Murdoch to Rogers (Permanent Under-Secretary)
Emigration Office
12 June 1861
I have to acknowledge your letter of 4th instant enclosing a Despatch from the Governor of Vancouvers Island with an Address from the House of Assembly, on the subject of the extinction of the Native Title to Land in that Colony.  
2. The Assembly represent that nearly three years ago many Colonists purchased Land over which the Native Title has not yet been extinguished, at the rate of £1 per acre, that the Natives being well aware of the sums paid to other Natives for the extinction of their Title refuse to allow the Colonists to take possession of the Land, that any attempt to do so by force would produce collisions and render the Natives, who are numerous and warlike, hostile to Settlers, and that the existence of the Native title has deterred many persons from settling on the Island. The House of Assembly express an opinion that the Imperial Government is bound to extinguish the Native Title, and pray that early steps may be taken for that purpose.  
3. Governor Douglas concurs with the Assembly as to the importance of extinguishing the Native Title as early as possible. He observes that the Indians of Van Couvers Island have distinct notions of property, and would resent any attempt on the part of Settlers to occupy land over which their claims had not been extinguished. He states that up to 1859 he had made it a practice to buy up the Native rights prior to establishing a Settlement, and that he had been able to do so at a cost not exceeding £2.10. to each family, that all the settled Districts except three have been already bought up, and that even at the present enhanced value of Land, these three could probably be bought at a cost of £3 to each family, or a total, assuming the Native population at 1000 families, of £3000. He suggests that this sum should be advanced by the Imperial Government to be repaid out of the proceeds of Land Sales as soon as they are sufficient for the purpose.  
4. Of the importance & practical economy of at once extinguishing a claim which must be a continual source of danger, and which can scarcely fail to grow in amount as time goes on, there can be no question. It is due moreover to the Settlers who have paid for Land of which, so long as this claim exists, they cannot take possession without risk to the peace of the Settlement. The only question is the source from which the money should in the first instance be obtained. This apparently must be either from the Imperial Treasury or by a Loan in the money market. But a Loan for so small a sum and for a Colony so little known as Vancouvers Island could not probably be obtained without an Imperial Guarantee except on very disadvantageous terms. Whether the money should be advanced from the Imperial Treasury is a question which belongs to the Lords Commissioners of the Treasury, and I would suggest that it should be submitted to them. There cannot of course be a doubt that from whatever source the money is in the first instance drawn it must eventually be paid out of the Land Revenues of Vancouvers Island.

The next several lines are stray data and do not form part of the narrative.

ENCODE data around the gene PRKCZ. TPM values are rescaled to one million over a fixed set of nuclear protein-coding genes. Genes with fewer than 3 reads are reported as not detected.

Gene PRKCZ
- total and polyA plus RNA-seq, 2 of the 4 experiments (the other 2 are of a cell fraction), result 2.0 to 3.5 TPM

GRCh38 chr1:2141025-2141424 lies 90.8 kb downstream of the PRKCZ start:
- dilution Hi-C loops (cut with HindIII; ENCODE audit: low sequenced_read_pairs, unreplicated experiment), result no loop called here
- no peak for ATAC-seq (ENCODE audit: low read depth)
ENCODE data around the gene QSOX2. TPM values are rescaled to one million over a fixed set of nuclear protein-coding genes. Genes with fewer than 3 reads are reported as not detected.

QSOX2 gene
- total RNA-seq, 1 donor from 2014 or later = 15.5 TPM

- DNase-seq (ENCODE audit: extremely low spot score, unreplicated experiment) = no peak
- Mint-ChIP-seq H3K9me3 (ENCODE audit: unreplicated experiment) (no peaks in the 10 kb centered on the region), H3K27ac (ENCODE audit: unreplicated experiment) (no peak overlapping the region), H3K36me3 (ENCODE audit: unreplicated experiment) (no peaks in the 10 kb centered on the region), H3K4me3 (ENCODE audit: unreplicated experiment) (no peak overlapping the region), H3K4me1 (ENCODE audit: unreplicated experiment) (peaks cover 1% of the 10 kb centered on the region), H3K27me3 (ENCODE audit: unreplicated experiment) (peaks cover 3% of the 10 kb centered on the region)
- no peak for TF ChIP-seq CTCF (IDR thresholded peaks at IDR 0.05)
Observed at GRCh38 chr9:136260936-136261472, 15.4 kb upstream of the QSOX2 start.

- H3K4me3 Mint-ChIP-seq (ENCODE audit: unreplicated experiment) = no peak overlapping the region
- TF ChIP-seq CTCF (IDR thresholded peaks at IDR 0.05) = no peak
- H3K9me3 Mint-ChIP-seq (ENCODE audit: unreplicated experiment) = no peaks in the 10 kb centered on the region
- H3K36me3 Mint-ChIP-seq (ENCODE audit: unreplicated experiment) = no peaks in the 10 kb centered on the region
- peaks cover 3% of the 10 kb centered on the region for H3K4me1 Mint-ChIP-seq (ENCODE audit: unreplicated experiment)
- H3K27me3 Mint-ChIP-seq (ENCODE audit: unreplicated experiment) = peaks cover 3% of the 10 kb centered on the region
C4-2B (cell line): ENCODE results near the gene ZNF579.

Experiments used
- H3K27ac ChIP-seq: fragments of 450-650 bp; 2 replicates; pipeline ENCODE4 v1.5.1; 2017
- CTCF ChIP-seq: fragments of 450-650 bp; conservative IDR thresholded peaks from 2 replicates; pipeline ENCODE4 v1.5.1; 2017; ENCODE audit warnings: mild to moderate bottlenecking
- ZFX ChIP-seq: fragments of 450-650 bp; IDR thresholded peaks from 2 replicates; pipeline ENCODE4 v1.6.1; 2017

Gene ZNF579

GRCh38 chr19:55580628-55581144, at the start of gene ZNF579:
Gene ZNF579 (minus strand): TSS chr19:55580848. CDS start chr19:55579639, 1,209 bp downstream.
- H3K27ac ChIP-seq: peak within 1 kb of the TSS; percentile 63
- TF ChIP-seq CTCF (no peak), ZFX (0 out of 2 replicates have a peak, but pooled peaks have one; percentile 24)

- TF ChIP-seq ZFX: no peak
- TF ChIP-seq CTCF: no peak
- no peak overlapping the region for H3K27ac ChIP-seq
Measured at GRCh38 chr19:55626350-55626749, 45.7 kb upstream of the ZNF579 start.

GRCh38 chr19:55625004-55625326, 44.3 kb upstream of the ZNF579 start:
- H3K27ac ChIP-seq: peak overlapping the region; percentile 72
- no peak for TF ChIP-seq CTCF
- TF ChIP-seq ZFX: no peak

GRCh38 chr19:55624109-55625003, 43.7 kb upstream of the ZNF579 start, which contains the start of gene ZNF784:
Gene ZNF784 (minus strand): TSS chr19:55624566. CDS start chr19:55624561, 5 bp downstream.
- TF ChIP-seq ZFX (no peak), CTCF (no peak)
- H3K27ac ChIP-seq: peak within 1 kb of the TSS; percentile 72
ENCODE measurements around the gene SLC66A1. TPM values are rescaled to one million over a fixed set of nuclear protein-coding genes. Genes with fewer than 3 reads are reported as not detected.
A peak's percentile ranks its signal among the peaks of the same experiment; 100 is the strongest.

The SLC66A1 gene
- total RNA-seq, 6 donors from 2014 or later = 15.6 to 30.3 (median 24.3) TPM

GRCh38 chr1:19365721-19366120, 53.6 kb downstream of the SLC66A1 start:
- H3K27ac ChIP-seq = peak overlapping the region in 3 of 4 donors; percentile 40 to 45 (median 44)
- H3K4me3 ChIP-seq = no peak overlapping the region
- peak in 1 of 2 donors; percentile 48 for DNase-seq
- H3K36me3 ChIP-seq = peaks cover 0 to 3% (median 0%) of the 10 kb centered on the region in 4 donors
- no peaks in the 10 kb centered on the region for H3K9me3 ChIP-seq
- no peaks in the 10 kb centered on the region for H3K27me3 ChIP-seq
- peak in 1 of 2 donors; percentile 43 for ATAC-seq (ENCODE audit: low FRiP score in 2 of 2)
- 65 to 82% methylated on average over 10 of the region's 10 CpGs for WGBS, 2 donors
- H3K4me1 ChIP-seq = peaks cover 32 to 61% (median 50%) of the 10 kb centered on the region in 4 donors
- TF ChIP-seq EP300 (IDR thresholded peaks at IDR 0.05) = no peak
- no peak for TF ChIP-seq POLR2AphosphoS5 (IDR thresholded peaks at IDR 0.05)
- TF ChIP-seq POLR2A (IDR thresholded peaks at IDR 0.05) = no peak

I have etc.
T.W.C. Murdoch
Minutes by CO staff
Mr Elliot
My feeling is that it will constitute an inconvenient precedent for the Imperial Govt to be lending money at this early period of Van Couver Island history. Notwithstanding the Governor's assurance that the Community raises, with difficulty, money enough to pay the most indispensable wants of Govt I shd be in favor of requiring the Colony to find this £3000 for extinguishing the native Titles to Land. We have scarcely a colony which might not allege the same Reason as an excuse for an appeal to the English Exchequer. And a young Colony cannot too soon be taught to look to itself alone for the accomplishment of an object of primary importance to its welfare.  
Should the Duke of Newcastle decide on applying to the Treasury we must endeavor to supply that Board with materials to shew what sort of security the Colonial finances afford. But I doubt our possessing sufficient infn on this head.  
ABd
13 June
Mr Fortescue
You are much the best informed on these Vancouver Island questions. But if we have yet secured to the Crown the right of disposing of all public Lands there irrespective of the Company, the prospects of the Colony must be bad indeed if the land revenue is not certain to replace such a sum as £3000 within a very short time.  
TFE
14 June
Duke of Newcastle
This is a very strong and very peculiar case. And, considering above all the great disadvantage to wh. the Colony has been put by our protracted negociations with the H.B.Co., I wd. recommend the Tr[easur]y to make the advance.  
CF
17
I do not object to the application, but I fear we shall get a refusal.  
N
 
Public Offices document:
Murdoch to Rogers (Permanent Under-Secretary), 12 June 1861, National Archives of the UK, 5329, CO 305/18. The Colonial Despatches of Vancouver Island and British Columbia 1846-1871. Ed. James Hendrickson and the Colonial Despatches project. Victoria: University of Victoria. http://bcgenesis.uvic.ca/getDoc.htm?id=V615LN07.scx. Accessed 20 July 2018. 

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